SLA researchers use test tools to measure language development, proficiency or achievement, and a wide range of individual learner differences. They can design their own tools from scratch, or use and adapt existing tools. The range of research instruments and assessment practices from which SLA researchers can choose nowadays, to measure the construct of interest, has increased considerably in recent years. In this lecture, we will look at how language testing theory and practice can help SLA researchers develop, select, and evaluate research instruments to ensure valid measurements and conclusions with reference to the specific research purpose.

Recommended readings:

  • Chapelle, C. A. (2012). Conceptions of validity. In G. Fulcher & F. Davidson (Eds.), The Routledge handbook of language testing (pp. 21-33). Abingdon, UK: Routledge.
  • O’Sullivan, B., & Weir, C. J. (2011). Test development and validation. In O’Sullivan, B. (Ed.), Language testing: Theories and practices (pp. 13-32). Basingstoke: Macmillan.
  • Xi, X., & Sawaki, Y. (2016). Methods of test validation. In E. Shohamy, I. G. Or, & S. May (Eds.), Encyclopedia of language and education (3rd ed.), Volume: Language testing and assessment. Springer

Cristina Flores (University of Minho): Key questions in research on Heritage Language Development.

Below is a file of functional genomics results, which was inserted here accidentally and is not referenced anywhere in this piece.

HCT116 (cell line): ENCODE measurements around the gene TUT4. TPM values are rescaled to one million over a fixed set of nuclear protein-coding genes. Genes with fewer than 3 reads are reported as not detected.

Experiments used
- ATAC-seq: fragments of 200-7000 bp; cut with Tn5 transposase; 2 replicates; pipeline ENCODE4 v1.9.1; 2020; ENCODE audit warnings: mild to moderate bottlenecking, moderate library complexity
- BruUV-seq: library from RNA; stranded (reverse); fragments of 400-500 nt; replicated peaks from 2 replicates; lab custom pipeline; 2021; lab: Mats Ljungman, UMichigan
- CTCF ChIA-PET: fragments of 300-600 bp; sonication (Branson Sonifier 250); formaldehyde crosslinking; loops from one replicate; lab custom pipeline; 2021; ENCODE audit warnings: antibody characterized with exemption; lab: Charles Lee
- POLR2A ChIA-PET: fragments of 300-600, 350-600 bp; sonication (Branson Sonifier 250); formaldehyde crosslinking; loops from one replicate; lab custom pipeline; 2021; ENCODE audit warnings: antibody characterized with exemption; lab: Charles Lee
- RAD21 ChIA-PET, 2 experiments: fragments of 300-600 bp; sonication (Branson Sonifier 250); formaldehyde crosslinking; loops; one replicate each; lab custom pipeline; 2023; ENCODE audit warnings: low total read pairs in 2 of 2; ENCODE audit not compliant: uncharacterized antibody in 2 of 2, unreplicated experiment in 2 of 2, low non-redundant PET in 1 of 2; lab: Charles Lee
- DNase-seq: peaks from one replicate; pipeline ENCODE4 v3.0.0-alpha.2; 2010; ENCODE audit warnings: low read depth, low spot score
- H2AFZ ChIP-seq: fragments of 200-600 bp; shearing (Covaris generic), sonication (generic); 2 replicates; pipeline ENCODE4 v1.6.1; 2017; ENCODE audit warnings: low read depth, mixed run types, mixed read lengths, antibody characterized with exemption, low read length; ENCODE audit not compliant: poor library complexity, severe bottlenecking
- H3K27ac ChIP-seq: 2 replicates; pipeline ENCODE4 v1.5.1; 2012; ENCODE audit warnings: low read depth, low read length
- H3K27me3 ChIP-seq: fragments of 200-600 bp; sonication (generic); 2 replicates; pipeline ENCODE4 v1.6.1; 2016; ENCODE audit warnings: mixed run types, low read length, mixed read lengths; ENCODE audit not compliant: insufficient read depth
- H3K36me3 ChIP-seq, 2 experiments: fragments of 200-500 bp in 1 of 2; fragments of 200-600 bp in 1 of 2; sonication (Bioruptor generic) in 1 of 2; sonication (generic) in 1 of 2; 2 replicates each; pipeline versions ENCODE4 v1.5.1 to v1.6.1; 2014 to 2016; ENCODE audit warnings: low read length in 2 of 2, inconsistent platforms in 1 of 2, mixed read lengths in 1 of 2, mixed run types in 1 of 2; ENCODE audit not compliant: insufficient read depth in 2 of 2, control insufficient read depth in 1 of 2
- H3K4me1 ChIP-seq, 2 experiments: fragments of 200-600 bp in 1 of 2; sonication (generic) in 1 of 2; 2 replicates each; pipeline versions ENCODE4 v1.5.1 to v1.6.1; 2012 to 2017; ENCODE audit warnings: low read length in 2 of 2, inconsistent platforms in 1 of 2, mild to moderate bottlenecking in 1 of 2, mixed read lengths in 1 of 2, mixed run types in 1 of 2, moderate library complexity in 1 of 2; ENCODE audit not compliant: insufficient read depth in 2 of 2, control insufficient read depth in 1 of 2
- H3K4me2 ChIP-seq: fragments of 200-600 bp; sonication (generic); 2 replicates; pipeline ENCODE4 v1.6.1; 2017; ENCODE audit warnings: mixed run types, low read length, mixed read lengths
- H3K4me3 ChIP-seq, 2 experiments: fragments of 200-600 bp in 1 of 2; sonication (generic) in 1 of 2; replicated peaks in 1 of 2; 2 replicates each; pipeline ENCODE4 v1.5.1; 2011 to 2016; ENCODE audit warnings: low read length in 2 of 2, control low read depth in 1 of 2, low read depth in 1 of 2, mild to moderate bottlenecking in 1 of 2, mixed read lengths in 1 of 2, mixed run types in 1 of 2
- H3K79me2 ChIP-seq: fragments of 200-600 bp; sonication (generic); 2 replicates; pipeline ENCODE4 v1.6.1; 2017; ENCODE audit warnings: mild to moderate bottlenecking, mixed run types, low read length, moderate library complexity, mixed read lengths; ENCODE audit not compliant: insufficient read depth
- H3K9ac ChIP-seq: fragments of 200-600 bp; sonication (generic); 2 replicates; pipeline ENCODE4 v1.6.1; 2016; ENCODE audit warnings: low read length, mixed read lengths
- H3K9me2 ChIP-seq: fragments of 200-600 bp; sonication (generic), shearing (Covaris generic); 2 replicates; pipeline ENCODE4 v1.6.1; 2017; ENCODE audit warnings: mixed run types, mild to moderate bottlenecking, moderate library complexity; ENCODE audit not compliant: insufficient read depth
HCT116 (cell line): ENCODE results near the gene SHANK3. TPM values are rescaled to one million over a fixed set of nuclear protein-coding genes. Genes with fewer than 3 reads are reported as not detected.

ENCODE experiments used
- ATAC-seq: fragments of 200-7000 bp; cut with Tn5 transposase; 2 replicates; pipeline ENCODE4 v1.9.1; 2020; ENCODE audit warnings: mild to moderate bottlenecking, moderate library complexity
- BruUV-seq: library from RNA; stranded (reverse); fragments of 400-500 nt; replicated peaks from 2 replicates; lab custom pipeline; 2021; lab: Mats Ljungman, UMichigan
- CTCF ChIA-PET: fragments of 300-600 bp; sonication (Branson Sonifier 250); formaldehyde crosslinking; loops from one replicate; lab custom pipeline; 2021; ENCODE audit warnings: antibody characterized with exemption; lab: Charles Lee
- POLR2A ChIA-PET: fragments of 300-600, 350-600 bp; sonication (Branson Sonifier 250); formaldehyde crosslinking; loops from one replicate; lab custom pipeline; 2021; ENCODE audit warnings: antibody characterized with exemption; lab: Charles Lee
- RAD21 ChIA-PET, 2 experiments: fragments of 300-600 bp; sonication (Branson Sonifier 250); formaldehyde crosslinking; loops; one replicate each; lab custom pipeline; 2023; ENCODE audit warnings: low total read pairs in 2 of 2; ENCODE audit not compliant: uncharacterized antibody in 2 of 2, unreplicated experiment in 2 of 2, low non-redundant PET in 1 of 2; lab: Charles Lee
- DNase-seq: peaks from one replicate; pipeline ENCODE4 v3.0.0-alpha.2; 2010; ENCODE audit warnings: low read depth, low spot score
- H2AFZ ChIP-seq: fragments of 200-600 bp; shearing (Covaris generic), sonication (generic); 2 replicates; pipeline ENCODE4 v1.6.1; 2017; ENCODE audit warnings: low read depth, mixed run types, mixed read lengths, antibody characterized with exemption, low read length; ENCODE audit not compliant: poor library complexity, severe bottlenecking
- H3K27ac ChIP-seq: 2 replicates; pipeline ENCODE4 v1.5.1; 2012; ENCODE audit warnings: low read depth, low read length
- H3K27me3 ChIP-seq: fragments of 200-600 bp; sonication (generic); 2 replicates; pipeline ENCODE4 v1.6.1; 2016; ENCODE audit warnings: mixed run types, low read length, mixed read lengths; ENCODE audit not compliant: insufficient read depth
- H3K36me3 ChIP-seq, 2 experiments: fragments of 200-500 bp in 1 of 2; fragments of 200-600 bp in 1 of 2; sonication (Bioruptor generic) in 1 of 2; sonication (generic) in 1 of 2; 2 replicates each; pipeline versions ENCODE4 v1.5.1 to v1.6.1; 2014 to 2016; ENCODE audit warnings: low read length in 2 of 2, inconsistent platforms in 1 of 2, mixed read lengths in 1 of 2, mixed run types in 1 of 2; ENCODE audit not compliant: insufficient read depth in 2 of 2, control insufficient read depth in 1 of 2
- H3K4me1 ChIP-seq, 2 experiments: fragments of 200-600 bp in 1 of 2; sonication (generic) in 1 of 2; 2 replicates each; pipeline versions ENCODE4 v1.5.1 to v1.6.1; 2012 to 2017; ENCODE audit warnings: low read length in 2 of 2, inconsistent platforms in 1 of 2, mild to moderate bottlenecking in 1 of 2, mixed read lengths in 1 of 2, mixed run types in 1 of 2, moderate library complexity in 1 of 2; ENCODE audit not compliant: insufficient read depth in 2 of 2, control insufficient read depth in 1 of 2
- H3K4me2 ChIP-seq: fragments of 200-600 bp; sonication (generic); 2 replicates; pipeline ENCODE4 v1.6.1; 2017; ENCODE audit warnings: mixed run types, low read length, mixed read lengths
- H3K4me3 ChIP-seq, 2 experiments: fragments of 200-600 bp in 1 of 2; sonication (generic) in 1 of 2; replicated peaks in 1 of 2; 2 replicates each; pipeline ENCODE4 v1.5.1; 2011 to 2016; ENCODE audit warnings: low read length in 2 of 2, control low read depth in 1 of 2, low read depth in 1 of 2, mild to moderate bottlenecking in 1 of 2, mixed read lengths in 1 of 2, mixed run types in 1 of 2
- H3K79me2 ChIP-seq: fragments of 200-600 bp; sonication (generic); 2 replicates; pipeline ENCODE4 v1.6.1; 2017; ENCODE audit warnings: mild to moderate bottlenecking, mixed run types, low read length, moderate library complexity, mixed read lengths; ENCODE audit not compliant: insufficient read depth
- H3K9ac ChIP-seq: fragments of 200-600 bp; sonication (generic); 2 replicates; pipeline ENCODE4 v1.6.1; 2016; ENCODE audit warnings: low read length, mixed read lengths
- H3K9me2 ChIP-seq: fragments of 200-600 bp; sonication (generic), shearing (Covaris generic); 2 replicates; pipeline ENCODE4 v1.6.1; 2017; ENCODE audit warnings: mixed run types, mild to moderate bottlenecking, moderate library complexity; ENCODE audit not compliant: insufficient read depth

Ana Lúcia Santos (University of Lisbon): Empirical findings, problems and open questions.

This lecture discusses key questions which have dominated the research on a particular subset of bilingual speakers, namely heritage speakers, from a linguistic perspective. In a first session, we will give an overview of the main findings of the last three decades, present some dominant hypotheses and discuss the role of different factors determining the linguistic competence of heritage speakers. In doing so, we highlight the differences between heritage language acquisition and second language acquisition. In the second session, we will discuss some findings resulting from research on heritage speakers of European Portuguese, present some methods used to test this population, inherent problems and questions which remain open.